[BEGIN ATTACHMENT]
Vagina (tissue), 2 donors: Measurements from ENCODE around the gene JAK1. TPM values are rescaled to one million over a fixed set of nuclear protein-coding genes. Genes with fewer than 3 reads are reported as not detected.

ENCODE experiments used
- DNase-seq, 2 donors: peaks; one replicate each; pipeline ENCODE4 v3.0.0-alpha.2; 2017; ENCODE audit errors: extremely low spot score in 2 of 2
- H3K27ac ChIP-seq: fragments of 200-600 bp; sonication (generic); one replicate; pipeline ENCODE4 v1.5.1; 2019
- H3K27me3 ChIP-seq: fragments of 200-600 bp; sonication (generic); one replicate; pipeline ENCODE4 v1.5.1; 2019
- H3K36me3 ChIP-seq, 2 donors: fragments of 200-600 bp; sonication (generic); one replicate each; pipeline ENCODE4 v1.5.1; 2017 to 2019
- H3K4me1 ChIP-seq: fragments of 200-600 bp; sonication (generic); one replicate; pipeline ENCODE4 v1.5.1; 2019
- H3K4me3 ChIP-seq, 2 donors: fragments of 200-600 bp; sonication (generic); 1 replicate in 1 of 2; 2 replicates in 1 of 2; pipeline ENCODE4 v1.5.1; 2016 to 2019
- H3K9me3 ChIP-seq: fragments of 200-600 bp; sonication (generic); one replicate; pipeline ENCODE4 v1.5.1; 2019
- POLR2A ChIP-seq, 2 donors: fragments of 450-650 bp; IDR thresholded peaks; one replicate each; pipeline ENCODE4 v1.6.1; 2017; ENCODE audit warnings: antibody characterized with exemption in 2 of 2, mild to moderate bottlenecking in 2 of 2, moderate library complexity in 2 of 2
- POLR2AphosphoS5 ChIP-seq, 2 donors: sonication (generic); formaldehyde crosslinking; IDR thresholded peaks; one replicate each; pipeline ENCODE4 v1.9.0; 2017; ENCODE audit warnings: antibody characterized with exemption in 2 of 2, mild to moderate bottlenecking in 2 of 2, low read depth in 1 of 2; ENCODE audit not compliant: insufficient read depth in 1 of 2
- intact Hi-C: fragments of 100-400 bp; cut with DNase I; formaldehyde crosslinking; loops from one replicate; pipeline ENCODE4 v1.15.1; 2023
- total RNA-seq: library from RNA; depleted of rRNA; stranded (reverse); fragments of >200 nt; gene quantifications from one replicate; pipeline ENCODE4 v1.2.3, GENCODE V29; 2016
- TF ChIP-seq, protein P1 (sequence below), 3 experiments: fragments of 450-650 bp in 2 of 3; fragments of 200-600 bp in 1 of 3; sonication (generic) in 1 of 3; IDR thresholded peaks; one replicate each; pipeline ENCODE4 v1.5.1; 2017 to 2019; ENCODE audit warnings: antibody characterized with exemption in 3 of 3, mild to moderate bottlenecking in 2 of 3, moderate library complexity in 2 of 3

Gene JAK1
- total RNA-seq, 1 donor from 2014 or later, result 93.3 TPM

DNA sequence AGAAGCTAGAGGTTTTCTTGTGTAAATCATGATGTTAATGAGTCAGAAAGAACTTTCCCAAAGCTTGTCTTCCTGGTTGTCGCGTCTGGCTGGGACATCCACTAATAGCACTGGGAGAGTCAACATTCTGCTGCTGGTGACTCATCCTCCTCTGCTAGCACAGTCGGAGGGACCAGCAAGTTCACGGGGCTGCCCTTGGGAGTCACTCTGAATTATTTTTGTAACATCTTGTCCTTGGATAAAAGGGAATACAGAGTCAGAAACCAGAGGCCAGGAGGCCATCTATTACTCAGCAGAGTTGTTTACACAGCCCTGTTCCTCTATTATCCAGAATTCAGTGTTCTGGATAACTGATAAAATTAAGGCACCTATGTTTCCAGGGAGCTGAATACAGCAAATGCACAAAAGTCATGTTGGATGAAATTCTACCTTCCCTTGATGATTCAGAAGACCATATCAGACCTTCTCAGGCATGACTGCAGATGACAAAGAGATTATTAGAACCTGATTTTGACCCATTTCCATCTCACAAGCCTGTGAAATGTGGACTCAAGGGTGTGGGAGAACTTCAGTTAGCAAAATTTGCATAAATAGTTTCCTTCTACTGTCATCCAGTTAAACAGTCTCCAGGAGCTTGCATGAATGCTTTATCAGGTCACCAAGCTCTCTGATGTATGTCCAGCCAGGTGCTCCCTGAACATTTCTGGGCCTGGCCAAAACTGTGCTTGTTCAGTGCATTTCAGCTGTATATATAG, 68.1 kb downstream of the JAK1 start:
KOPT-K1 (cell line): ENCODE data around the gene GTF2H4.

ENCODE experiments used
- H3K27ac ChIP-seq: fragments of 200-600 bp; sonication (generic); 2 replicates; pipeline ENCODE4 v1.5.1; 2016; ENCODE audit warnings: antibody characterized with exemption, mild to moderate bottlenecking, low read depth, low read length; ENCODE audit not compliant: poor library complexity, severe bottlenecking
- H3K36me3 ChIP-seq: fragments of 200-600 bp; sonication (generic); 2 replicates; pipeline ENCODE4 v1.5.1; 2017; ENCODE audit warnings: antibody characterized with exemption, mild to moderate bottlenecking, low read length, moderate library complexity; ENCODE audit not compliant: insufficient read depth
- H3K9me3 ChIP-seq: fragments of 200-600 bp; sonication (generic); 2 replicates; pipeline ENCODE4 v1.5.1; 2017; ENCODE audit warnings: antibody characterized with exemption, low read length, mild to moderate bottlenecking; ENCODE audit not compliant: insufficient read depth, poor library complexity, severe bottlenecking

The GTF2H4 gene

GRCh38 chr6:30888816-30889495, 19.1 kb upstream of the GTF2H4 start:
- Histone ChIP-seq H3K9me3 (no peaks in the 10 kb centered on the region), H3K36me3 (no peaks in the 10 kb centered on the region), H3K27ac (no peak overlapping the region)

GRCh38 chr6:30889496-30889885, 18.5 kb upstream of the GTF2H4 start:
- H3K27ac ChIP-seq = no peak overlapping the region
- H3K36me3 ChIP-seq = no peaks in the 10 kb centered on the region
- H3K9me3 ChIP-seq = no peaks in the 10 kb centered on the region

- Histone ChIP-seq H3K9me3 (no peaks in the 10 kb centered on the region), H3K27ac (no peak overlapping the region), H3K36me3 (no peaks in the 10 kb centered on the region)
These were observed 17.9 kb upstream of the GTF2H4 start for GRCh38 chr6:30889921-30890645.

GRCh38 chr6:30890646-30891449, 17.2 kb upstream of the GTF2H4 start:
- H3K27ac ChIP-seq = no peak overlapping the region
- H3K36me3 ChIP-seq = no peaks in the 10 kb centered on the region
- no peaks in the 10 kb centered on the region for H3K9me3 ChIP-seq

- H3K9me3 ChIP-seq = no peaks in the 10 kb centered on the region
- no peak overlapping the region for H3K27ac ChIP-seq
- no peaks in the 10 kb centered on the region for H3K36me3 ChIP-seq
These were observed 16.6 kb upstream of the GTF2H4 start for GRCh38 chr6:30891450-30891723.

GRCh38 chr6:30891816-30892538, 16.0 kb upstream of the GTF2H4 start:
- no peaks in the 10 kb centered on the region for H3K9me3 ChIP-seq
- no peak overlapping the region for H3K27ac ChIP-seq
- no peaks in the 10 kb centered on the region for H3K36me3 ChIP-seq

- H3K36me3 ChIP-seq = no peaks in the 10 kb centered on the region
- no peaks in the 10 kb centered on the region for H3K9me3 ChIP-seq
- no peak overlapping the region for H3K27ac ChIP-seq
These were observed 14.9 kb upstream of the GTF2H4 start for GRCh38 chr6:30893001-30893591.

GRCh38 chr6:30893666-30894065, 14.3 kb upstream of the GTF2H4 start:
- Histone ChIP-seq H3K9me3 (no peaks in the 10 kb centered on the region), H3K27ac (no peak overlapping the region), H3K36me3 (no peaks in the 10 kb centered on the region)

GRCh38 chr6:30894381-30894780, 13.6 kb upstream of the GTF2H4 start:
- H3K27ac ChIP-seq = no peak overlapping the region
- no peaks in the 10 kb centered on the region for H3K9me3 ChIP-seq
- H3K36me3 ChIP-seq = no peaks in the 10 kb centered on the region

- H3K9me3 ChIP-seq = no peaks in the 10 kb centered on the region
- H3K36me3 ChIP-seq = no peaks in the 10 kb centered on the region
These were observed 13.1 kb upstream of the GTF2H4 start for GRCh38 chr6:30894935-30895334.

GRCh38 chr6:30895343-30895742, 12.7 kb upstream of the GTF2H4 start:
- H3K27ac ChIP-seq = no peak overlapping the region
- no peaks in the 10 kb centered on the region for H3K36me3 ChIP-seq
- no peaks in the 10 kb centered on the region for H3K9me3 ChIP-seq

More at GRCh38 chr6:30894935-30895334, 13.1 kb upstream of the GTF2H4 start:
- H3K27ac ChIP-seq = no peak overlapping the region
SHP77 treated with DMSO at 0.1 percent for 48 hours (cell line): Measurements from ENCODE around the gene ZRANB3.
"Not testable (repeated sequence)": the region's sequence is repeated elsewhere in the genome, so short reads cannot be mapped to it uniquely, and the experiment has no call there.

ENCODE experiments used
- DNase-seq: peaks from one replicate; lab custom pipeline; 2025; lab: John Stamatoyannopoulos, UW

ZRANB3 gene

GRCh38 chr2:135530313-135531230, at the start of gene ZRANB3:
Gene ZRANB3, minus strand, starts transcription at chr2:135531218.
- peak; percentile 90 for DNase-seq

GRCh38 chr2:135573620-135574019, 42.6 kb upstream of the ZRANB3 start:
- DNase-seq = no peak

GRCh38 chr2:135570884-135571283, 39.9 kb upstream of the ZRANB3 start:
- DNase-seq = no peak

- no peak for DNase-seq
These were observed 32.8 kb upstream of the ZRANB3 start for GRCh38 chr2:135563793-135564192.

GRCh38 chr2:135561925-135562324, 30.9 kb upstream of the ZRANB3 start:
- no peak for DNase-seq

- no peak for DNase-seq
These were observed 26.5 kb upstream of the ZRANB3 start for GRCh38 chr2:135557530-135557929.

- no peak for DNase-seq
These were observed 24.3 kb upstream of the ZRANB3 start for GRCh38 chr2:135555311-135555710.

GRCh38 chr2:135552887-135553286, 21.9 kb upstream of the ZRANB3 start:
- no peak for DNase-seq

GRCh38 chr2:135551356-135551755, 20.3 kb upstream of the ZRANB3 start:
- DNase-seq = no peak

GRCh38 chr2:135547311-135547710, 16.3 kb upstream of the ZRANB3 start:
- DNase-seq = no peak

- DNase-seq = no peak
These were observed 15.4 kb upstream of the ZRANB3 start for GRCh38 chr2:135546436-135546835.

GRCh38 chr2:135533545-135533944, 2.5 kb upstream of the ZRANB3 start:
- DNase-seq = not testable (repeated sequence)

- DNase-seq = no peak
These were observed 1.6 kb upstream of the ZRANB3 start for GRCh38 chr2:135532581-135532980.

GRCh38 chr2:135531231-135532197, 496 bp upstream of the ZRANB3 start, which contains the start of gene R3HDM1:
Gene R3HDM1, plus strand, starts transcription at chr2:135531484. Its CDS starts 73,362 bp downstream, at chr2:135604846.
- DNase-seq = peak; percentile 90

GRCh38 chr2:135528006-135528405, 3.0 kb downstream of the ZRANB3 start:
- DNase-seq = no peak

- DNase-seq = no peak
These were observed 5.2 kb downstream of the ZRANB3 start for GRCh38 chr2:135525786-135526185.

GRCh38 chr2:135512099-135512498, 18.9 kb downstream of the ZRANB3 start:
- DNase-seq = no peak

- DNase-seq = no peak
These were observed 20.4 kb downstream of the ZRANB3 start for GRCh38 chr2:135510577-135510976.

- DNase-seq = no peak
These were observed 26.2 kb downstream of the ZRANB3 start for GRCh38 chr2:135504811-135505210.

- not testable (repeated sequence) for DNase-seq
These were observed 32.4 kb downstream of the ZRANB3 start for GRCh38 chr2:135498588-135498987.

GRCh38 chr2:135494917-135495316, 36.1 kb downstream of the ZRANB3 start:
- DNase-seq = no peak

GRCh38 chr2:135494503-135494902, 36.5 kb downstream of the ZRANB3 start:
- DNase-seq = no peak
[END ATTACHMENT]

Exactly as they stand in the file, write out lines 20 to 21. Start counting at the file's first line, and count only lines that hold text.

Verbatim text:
- H3K27ac ChIP-seq: fragments of 200-600 bp; sonication (generic); 2 replicates; pipeline ENCODE4 v1.5.1; 2016; ENCODE audit warnings: antibody characterized with exemption, mild to moderate bottlenecking, low read depth, low read length; ENCODE audit not compliant: poor library complexity, severe bottlenecking
- H3K36me3 ChIP-seq: fragments of 200-600 bp; sonication (generic); 2 replicates; pipeline ENCODE4 v1.5.1; 2017; ENCODE audit warnings: antibody characterized with exemption, mild to moderate bottlenecking, low read length, moderate library complexity; ENCODE audit not compliant: insufficient read depth